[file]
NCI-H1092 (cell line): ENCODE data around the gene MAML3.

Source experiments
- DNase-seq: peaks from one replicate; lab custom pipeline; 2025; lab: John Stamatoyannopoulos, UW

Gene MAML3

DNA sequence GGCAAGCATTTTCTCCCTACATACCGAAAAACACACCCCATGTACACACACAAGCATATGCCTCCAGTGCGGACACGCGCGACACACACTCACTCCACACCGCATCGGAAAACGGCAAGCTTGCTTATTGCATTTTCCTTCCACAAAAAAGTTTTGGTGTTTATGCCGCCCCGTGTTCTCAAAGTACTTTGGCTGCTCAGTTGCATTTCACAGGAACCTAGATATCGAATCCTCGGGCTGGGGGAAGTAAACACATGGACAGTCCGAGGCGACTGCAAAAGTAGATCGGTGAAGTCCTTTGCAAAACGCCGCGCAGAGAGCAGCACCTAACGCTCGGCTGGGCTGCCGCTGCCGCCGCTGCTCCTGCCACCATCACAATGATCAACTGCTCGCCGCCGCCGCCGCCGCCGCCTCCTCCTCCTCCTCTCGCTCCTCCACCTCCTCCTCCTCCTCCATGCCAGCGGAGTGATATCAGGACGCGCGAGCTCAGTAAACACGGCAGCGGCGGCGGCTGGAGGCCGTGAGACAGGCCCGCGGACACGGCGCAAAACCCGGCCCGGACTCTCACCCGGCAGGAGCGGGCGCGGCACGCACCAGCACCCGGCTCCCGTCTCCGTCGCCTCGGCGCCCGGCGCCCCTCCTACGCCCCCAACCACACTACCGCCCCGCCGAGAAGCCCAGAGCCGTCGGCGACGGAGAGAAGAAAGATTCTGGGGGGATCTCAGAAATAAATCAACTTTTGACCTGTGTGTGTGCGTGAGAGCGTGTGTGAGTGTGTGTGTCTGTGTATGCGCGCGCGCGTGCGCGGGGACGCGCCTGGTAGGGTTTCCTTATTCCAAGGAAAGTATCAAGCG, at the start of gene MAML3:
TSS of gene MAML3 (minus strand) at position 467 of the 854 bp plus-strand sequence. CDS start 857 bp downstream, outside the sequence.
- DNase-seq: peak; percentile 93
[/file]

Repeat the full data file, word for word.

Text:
NCI-H1092 (cell line): ENCODE data around the gene MAML3.

Source experiments
- DNase-seq: peaks from one replicate; lab custom pipeline; 2025; lab: John Stamatoyannopoulos, UW

Gene MAML3

DNA sequence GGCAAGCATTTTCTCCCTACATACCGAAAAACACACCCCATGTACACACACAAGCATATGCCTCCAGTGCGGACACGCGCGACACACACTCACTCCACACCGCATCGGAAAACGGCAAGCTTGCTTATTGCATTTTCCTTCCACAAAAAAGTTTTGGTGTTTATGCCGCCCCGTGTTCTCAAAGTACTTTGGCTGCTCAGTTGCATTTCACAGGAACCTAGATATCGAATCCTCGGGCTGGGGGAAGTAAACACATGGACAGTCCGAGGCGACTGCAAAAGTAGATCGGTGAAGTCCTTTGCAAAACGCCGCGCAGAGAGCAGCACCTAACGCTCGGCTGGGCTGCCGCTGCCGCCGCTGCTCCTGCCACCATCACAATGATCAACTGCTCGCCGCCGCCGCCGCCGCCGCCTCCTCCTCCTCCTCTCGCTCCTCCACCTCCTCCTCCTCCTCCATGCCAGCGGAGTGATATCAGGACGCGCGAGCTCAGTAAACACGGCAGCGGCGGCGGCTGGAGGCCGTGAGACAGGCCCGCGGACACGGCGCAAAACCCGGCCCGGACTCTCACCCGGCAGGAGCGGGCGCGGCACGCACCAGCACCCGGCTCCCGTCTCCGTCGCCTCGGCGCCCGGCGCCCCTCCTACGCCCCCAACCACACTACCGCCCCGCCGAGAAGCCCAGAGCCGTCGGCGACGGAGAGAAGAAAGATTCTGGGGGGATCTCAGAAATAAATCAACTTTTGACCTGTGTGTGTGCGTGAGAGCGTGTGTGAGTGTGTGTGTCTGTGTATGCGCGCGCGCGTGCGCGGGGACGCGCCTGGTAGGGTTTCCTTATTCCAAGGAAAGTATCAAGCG, at the start of gene MAML3:
TSS of gene MAML3 (minus strand) at position 467 of the 854 bp plus-strand sequence. CDS start 857 bp downstream, outside the sequence.
- DNase-seq: peak; percentile 93